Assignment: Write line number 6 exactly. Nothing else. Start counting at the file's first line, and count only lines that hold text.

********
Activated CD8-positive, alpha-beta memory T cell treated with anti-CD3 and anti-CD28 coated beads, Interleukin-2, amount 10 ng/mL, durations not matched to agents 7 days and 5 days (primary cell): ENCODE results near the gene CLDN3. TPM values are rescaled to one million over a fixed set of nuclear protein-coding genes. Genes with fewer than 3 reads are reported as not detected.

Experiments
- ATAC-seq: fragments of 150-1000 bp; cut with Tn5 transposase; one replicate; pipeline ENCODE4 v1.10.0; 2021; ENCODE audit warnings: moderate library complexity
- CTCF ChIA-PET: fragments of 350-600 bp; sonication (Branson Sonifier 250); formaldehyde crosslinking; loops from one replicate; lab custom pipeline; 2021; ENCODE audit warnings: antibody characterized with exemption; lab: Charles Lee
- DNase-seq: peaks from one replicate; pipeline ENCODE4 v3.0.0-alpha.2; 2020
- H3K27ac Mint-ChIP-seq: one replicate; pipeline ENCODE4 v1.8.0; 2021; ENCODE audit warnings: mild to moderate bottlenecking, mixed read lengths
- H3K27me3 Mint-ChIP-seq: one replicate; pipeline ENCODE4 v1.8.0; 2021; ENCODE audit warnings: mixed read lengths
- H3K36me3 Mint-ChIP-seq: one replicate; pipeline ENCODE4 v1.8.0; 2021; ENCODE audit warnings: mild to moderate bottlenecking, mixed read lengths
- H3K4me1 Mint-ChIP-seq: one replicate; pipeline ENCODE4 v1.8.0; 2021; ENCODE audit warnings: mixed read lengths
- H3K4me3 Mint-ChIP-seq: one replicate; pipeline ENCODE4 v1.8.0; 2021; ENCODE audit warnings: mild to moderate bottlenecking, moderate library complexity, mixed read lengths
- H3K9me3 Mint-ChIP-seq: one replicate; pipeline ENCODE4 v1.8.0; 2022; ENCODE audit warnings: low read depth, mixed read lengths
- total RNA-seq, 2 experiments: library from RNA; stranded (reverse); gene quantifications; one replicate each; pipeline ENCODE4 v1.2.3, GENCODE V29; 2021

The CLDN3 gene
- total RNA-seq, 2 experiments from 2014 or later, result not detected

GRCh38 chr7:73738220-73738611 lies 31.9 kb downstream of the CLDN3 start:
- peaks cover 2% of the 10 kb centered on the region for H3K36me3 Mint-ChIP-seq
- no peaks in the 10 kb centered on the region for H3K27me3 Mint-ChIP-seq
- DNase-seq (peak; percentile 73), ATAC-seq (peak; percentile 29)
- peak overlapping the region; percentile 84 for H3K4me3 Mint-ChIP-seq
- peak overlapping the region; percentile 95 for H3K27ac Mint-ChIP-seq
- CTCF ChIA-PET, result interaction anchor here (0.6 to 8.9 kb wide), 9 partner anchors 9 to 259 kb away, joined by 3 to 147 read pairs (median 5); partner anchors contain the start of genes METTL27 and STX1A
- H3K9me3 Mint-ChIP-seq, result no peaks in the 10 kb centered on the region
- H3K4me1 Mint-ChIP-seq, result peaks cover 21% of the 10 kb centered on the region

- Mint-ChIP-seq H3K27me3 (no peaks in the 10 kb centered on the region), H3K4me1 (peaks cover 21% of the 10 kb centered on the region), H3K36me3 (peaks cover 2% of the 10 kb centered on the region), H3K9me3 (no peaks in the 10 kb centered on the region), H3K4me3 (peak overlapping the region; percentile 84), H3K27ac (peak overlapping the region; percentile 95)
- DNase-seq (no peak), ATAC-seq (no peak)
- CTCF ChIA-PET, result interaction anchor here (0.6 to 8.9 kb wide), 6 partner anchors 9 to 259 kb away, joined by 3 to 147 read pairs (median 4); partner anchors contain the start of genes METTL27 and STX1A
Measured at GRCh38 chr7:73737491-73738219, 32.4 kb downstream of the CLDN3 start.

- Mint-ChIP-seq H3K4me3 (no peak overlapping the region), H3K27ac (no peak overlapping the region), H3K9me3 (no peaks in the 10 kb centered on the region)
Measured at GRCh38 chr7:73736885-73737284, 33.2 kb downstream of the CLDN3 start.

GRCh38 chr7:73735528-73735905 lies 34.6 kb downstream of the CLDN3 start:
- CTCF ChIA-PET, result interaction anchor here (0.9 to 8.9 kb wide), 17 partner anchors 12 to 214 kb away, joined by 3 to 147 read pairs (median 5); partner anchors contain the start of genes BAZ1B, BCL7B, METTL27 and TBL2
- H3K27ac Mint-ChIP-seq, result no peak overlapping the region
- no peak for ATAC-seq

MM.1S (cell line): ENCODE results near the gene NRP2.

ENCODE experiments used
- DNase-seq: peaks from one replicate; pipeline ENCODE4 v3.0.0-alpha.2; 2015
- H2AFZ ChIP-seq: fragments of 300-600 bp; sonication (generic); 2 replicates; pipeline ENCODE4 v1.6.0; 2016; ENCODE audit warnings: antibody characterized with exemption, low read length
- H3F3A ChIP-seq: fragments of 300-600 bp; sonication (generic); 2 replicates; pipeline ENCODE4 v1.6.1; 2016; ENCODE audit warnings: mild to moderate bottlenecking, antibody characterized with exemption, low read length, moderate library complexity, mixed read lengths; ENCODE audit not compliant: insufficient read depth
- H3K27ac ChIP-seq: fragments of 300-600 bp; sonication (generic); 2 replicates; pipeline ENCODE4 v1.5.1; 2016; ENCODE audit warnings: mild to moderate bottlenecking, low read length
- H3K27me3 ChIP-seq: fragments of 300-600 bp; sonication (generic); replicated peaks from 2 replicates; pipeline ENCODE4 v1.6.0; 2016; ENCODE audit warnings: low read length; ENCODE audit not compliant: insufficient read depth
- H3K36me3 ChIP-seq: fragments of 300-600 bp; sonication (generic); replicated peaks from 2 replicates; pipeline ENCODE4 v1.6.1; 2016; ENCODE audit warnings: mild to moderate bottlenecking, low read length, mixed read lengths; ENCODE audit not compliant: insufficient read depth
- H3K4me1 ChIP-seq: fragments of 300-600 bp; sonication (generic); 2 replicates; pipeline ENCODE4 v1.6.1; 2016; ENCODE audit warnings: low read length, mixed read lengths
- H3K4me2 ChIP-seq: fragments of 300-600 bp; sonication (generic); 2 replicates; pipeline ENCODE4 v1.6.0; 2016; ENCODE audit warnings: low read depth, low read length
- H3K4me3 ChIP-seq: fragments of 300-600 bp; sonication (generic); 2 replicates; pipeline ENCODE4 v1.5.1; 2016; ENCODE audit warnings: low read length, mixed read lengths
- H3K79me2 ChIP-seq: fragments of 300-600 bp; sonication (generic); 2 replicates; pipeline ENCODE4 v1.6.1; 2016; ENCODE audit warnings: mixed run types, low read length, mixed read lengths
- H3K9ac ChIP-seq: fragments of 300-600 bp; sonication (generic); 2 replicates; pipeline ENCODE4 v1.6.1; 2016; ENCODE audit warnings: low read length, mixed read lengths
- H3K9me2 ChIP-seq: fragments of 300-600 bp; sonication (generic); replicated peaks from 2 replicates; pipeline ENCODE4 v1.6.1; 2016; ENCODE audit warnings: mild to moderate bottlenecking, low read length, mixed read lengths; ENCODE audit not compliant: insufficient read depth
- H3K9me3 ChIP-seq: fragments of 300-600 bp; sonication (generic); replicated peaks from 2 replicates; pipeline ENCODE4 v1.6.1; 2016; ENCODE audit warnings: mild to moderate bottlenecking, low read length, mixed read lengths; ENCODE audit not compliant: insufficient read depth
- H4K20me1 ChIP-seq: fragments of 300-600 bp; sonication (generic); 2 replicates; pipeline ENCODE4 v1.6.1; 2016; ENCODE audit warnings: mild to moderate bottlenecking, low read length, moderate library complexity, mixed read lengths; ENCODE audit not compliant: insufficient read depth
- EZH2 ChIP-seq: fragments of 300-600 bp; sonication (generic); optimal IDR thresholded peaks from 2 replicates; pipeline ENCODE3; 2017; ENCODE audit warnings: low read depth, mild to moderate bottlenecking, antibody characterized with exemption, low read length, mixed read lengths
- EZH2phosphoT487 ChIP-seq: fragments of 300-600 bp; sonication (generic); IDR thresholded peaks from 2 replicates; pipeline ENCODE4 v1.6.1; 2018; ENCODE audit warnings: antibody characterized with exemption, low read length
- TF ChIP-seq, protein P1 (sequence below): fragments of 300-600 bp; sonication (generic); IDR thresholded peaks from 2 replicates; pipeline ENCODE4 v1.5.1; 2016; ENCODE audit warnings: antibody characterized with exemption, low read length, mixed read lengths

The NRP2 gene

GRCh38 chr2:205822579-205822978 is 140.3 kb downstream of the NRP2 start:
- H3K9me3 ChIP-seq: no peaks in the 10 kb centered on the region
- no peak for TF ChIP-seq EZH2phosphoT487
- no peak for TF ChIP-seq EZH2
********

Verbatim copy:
- H3K27ac Mint-ChIP-seq: one replicate; pipeline ENCODE4 v1.8.0; 2021; ENCODE audit warnings: mild to moderate bottlenecking, mixed read lengths